CHM 1020--Chemistry for Liberal Studies--Spring 1999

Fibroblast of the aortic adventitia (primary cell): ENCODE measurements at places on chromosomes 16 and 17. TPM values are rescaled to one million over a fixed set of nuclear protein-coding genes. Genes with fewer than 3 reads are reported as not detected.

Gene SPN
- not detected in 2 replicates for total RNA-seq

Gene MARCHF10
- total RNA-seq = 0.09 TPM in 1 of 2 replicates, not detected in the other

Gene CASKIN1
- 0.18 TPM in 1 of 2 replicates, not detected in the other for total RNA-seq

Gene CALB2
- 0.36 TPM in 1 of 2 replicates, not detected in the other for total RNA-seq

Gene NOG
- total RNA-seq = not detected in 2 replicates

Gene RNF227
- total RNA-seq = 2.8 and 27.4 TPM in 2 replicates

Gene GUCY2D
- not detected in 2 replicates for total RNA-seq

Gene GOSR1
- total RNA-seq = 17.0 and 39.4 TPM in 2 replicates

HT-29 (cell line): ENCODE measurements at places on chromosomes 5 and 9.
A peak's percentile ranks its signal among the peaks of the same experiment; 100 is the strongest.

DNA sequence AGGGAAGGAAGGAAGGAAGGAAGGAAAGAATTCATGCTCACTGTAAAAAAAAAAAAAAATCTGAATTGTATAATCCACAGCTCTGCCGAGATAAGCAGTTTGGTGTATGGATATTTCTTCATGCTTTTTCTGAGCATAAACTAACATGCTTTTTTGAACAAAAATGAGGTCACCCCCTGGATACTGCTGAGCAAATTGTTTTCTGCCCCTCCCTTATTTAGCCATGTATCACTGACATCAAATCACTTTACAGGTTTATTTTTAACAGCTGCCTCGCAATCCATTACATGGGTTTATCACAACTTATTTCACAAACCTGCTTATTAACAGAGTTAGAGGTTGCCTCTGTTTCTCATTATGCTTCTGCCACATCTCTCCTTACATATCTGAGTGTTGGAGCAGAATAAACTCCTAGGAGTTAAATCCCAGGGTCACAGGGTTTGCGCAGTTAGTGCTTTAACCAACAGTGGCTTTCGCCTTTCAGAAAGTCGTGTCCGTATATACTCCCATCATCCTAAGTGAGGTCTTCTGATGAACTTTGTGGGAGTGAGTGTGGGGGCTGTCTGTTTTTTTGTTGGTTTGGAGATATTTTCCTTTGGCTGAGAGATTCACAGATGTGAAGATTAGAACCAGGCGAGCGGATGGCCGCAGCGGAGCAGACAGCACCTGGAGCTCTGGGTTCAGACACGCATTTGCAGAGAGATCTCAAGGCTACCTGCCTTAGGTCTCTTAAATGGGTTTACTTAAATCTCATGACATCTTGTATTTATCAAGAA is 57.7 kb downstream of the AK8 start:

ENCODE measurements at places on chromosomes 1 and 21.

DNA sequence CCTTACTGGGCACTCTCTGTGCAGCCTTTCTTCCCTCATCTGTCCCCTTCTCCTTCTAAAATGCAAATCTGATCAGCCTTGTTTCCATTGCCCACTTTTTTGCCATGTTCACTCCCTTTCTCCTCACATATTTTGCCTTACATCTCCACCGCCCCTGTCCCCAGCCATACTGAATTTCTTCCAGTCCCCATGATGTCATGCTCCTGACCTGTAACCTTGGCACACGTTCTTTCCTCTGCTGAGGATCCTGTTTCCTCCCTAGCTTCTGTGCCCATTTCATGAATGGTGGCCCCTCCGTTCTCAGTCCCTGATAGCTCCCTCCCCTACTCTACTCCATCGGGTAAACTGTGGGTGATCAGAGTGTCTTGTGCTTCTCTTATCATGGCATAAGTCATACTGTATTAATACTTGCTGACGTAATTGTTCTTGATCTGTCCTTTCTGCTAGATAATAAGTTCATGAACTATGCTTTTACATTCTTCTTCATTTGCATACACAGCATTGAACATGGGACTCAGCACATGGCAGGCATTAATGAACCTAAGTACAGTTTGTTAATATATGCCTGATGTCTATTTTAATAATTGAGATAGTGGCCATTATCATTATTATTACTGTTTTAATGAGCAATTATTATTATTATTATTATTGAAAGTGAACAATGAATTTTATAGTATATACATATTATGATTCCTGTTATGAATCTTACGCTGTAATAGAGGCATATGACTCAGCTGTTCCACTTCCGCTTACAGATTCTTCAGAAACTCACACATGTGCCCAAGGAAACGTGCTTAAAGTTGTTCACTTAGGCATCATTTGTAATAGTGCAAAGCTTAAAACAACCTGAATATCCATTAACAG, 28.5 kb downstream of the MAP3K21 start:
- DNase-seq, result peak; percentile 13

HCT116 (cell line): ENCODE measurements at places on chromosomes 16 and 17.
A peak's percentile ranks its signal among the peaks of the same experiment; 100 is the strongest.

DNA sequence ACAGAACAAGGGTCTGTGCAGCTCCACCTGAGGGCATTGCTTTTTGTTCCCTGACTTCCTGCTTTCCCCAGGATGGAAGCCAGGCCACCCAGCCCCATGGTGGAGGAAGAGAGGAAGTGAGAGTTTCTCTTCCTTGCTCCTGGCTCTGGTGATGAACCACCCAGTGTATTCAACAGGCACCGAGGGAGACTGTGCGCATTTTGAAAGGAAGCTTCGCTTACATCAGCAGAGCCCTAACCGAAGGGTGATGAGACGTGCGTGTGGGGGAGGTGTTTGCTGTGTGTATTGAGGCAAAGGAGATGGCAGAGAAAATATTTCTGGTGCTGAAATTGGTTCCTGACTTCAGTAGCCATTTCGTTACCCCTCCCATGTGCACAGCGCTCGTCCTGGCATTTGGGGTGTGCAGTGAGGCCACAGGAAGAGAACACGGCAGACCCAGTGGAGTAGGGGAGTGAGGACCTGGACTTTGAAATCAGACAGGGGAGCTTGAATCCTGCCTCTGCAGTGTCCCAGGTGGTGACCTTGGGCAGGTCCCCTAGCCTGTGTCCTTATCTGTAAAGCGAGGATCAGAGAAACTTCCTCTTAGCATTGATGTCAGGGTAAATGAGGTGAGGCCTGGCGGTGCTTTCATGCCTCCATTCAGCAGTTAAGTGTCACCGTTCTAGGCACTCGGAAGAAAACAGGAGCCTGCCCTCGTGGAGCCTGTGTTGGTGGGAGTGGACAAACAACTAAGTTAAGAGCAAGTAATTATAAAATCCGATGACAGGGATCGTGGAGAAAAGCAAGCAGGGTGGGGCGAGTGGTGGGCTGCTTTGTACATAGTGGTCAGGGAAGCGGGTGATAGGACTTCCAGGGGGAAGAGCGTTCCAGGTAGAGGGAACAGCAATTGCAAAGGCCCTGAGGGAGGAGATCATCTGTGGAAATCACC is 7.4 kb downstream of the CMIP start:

Chemistry 1020—Lecture 10—Notes Hour Test 1 The grades on Test 1 were much lower than they should have been. Therefore I am spending the first part of this lecture going over the questions on Test 1, trying to point out where you should have known what the question was asking. I hope this exercise will give you some insight into what kind of preparation you need to make for the next test. (Keys to the test are posted on the bulletin board outside 208 HTL and in the "Light—CHM 1020 notebook at the reserve desk in Dirac Science Library. Quiz 3 Apparently I did not work sufficient examples from the text last Tuesday for you to be able to understand the questions on quiz 3. Therefore I am postponing the due date for quiz 3, and will work some examples here. Using bond energies to calculate energy changes in chemical reactions: As pointed out in the last lecture, exothermic reactions produce energy. We can write energy as a product of the reaction. Where did it come from? The internal energy of the reactants was higher than the internal energy of the products, so the chemical change has energy left over. For an endothermic reaction, one must add energy, and thus can write energy as a reactant. In this case the internal energy of the reactants is less than that of the products, so one must provide energy in order to form the products. One way to think of the reaction as occurring, which is hypothetical only, is to break every bond in the reactants to form individual atoms, then to rearrange the atoms and form the new bonds of the products. By averaging thermochemical data from many reactions, we can come up with average values of the energy required to break a chemical bond. This energy is always positive (involving input of energy) because the energy of the shared electrons in the bond is lower than they would be in the individual atoms. Therefore breaking the bond involves input of energy. When bonds are formed from individual atoms, then, energy is given off. Therefore whether there is a net production or uptake of energy in a reaction depends on the relative energies of the bonds in the reactants and products. Lets take a look at "Your turn—4.6". You are asked to calculate the energy change in combustion of propane (C3H8), and the process is very similar to that worked in the text for the combustion of methane (CH4). First of all, write the reaction: C3H8 + 5 O2 à 3 CO2 + 4 H2O It is useful to write the Lewis structures of reactants and products: This is per mole C3H8. What about per gram of C3H8? 2016 kJ/mole x 1 mole/44.0 g C3H8 = 45.8 kJ/g